For Many, School Replaces the Workplace

October 15, 2009 07:00 AM
by findingDulcinea Staff
Driven by the recession, many people are going back to school in hopes of finding a better job market—and better job opportunities—after graduation. 

College Applications on the Rise

Difficult economic times have brought on a surge in college enrollment around the country. In Michigan, for instance, state universities and community colleges “continue to pack in students, despite earlier concerns about shrinking family budgets and increasing tuition,” Robin Erb reports for the Detroit Free Press.

As Erb explains, almost all of the 15 state universities in Michigan, together with several community colleges in the Detroit metropolitan area, have reported an increase in the number of students enrolled this year. Oakland Community College, for example, saw an increase of 12.7 percent in student enrollment since last fall, and Macomb Community College saw enrollment rise 6.2 percent.

As Lynn Blue, vice provost and dean of academic services and information technology at Grand Valley State University, told the Detroit Free Press, the economy encourages people to go back to school as a sound, long-term investment that can help candidates find better jobs in the future. “[I]f colleges are full, it must be that education ranks pretty high in the family budget,” Blue said.

In 2008, a survey published by Kaplan revealed that “more students are turning their attention toward business, law and graduate schools as the best means of securing a future job,” Aviva Kushner reported for the Daily Targum. According to the survey, 75 percent of business schools across the country reported an increase in the competitiveness of their programs compared to previous years. “People look at graduate school as an opportunity to ride out the challenging economy or job market,” Jennifer Kadrowski, director of Kaplan Graduate Programs, explained. “If you start graduate school now, the economic condition will probably be different when you graduate, and having a graduate degree is obviously going to be something that is going to advance your career in the long run.”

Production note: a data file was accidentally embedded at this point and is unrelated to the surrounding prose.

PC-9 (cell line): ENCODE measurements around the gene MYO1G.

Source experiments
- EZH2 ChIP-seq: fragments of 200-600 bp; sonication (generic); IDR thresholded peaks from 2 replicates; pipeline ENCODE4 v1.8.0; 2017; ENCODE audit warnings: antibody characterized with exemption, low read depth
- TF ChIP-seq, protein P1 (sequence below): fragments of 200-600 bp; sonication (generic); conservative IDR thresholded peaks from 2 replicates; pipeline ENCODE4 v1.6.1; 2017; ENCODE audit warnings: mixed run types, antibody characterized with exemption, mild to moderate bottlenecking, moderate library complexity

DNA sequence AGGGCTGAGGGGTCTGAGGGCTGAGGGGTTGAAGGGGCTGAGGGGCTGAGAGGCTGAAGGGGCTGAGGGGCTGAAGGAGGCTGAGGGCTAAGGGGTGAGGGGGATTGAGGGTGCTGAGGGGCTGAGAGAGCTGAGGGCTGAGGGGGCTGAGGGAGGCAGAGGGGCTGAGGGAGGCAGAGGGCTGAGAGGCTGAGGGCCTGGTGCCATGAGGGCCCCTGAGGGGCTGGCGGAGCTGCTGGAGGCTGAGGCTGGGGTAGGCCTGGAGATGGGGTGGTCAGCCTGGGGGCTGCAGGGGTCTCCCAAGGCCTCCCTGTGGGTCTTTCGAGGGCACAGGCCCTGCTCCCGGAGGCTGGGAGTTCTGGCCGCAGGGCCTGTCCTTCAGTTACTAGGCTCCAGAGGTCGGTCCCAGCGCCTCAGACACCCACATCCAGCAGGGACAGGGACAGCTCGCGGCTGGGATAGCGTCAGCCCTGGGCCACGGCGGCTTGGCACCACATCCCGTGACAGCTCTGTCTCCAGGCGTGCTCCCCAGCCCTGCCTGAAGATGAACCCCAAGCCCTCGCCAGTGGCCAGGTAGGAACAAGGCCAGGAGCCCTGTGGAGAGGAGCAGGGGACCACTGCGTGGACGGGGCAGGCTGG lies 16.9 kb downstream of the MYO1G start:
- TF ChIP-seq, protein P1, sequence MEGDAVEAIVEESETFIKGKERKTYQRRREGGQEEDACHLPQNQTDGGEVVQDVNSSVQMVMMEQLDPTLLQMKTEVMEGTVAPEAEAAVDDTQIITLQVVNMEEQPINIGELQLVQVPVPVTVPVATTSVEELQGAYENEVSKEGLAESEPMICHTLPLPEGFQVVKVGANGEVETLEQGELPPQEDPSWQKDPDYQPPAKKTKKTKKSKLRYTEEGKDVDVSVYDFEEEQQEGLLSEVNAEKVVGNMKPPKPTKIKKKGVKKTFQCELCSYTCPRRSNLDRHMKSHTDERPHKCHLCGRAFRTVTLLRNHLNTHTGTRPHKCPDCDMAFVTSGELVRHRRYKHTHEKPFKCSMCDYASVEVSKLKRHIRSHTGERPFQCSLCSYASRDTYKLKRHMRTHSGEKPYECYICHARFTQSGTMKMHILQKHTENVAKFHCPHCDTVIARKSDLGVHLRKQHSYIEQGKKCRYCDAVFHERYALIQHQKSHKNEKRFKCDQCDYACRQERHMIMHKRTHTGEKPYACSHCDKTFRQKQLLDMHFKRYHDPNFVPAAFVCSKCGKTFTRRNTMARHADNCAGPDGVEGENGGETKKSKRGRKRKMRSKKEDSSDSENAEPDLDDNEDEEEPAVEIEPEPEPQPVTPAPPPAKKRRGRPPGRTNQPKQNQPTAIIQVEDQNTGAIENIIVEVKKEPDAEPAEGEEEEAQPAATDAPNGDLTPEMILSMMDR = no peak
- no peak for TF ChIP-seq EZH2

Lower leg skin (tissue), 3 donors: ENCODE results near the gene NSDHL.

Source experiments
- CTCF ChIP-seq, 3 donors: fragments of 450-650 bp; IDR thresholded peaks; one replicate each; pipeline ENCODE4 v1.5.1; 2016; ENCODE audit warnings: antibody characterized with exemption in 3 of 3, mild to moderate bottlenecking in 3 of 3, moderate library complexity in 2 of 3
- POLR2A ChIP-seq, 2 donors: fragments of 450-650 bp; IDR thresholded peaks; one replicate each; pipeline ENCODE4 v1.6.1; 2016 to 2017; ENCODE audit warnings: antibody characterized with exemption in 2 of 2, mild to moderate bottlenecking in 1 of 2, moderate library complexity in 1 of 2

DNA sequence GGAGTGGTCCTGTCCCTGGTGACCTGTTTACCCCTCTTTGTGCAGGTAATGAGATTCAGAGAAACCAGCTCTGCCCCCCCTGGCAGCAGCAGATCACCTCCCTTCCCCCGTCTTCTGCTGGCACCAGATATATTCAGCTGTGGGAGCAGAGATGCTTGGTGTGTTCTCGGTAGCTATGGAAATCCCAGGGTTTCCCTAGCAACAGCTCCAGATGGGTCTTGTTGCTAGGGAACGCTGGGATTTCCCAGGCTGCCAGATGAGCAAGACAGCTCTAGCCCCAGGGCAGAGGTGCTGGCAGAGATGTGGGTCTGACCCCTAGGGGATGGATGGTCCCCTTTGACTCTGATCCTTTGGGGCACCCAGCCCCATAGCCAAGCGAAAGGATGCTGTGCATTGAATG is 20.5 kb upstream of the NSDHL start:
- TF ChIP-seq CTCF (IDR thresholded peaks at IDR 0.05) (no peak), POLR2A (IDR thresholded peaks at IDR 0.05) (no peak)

Similarly, various graduate programs at Brandeis University have reported increases in their yearly applications, with a surge of 30 percent for masters programs at the Graduate School of Arts and Sciences and 5.8 percent for doctoral programs, according to professor Gregory Freeze. The revenues from these applications have allowed the school to better its overall budget and invest in scholarships and stipends for qualified students, Harry Shipps reports for The Justice.

Background: Obama’s community college initiative

In July, President Obama announced a $12 billion plan to transform America’s community colleges and raise graduation rates, renovate facilities and upgrade online course offerings. According to the president, the importance of these institutions lies in their function as “job training centers,” teaching workers the skills they will need to perform in their future jobs. A majority of the funding—$9 billion—will be allotted to grants intended to encourage community colleges to provide a curriculum that would improve graduation rates and better prepare graduates for future jobs or other four-year institutions.

Related Topic: Increase in volunteer travel

Volunteer travel has become an increasingly popular alternative for both laid off workers and recent graduates trying to delay their entry into the working world until the economy improves. Many are using their savings accounts or severance packages to fund volunteering trips to exotic locations such as Nepal and Central America, allowing them to learn more about the world and do something constructive for others. Programs such as the Peace Corps, Teach for America and a variety of nonprofit organizations have also seen an increase in interest, particularly from recent college graduates.

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